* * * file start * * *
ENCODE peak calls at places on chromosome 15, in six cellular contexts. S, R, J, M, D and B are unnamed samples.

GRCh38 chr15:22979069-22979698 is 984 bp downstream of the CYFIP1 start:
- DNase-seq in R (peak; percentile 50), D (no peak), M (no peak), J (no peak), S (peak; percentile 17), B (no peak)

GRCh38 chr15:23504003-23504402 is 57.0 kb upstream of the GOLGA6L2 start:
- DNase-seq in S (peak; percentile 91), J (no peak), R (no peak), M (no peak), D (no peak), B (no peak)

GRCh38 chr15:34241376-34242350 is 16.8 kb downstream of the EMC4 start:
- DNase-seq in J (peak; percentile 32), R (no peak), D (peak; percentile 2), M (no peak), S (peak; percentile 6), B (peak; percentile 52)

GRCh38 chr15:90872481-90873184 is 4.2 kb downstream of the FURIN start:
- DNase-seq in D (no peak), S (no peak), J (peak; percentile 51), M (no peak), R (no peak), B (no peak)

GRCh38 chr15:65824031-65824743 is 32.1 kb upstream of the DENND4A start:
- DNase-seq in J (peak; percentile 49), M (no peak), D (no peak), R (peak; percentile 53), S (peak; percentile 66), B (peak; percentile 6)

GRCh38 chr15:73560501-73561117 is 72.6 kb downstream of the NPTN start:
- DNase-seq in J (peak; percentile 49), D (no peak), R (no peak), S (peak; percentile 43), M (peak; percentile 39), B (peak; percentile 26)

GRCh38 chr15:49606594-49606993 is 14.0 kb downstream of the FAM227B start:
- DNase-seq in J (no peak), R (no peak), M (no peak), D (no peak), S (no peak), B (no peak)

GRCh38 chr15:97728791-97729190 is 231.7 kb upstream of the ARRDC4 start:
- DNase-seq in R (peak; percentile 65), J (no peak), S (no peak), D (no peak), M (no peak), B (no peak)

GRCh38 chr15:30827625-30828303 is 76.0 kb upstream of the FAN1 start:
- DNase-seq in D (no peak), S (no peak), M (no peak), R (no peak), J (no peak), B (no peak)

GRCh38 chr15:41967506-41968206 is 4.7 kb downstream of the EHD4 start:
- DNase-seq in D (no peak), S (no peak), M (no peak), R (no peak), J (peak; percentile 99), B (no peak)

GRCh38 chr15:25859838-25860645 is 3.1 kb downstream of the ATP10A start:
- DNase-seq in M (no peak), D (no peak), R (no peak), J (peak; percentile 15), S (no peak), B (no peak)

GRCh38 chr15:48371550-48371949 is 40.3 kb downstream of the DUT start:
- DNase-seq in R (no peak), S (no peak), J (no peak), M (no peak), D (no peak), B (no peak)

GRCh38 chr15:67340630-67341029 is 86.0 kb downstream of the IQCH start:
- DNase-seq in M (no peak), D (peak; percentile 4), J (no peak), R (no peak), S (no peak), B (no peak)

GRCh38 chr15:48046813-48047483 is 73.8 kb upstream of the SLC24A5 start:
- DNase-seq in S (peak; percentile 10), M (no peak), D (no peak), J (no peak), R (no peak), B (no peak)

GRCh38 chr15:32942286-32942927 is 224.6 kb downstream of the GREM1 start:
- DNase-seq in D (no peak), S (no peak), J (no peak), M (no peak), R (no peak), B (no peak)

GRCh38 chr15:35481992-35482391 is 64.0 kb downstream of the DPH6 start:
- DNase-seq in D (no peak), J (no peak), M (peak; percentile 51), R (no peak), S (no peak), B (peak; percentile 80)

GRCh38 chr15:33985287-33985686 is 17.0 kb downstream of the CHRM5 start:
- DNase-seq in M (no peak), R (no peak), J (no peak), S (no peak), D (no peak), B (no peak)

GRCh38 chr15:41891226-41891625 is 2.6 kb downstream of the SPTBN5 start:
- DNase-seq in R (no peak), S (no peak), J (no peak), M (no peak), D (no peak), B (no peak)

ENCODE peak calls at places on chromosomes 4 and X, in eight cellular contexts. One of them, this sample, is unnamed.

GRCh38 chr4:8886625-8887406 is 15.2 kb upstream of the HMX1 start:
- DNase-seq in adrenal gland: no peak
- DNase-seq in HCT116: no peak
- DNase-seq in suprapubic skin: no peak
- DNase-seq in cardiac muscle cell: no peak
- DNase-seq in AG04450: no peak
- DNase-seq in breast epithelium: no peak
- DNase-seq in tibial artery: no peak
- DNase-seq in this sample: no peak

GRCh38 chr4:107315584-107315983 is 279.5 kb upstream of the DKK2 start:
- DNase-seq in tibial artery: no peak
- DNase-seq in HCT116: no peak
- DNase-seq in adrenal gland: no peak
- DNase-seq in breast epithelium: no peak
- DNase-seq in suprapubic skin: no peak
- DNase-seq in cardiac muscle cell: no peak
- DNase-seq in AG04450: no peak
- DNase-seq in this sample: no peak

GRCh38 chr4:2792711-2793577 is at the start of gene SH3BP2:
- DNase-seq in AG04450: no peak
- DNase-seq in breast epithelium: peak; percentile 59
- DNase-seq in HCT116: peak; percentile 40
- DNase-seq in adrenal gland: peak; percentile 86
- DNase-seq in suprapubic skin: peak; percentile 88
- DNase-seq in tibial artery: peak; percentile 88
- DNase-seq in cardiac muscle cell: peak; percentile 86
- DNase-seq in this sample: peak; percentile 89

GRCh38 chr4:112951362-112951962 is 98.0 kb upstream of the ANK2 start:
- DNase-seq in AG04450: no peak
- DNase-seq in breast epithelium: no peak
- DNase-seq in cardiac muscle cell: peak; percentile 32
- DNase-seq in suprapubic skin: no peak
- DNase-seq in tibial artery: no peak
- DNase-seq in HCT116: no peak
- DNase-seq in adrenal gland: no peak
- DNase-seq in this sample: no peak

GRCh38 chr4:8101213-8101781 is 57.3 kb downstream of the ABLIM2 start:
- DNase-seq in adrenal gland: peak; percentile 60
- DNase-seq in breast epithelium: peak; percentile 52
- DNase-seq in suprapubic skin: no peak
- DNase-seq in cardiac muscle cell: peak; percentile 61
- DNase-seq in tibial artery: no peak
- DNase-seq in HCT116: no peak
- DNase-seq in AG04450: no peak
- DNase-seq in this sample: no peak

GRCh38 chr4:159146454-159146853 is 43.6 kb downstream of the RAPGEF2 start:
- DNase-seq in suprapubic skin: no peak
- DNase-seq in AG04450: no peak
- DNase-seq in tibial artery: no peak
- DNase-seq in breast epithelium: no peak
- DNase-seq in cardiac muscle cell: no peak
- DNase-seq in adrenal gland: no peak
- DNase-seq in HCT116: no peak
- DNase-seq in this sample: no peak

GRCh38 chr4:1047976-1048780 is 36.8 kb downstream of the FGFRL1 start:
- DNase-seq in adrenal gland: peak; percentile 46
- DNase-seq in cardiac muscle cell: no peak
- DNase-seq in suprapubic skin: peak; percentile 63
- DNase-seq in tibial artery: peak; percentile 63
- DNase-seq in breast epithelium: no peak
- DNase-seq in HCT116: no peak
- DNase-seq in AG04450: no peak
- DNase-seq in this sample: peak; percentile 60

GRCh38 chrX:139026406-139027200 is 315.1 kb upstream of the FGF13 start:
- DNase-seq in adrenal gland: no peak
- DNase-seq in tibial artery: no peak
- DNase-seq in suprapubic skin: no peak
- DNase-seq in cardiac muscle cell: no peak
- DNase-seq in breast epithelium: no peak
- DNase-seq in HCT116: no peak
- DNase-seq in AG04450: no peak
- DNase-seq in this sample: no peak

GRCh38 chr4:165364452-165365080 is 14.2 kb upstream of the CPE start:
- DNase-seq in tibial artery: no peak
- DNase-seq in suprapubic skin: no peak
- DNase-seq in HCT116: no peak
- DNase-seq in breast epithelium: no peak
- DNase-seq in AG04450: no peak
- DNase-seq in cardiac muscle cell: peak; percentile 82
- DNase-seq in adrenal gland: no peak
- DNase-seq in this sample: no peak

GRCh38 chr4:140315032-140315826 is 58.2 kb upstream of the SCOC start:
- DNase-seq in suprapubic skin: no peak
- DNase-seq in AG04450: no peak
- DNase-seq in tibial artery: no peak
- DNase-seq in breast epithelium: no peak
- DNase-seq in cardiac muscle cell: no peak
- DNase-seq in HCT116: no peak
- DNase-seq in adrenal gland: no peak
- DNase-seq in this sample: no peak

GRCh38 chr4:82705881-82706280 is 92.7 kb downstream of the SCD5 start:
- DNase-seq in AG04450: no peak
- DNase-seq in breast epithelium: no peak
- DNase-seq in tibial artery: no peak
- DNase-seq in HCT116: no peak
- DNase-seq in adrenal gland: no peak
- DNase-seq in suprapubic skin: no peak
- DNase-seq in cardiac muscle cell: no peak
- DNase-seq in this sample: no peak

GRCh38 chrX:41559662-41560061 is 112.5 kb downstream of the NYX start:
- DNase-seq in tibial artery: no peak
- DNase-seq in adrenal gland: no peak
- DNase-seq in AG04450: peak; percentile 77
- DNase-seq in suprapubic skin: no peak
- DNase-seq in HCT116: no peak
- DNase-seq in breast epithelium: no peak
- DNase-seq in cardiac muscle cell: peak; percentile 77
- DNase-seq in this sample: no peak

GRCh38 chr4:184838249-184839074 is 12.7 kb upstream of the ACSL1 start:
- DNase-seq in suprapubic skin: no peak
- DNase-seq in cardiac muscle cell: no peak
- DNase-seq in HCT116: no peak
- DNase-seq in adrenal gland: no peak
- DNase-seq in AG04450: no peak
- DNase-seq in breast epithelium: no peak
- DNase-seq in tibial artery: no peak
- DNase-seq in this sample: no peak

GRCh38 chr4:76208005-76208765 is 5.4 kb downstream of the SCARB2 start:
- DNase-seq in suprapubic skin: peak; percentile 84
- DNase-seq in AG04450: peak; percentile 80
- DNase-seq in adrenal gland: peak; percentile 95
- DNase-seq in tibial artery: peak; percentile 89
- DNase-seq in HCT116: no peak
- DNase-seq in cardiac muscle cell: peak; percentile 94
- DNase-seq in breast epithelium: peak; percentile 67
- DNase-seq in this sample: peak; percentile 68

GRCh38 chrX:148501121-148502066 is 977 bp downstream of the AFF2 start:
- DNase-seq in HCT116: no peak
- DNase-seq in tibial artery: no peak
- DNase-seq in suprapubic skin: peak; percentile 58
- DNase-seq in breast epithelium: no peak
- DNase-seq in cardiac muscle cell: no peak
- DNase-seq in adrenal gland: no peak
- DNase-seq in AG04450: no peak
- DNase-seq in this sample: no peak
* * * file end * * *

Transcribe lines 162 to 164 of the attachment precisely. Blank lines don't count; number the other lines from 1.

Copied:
- DNase-seq in cardiac muscle cell: peak; percentile 94
- DNase-seq in breast epithelium: peak; percentile 67
- DNase-seq in this sample: peak; percentile 68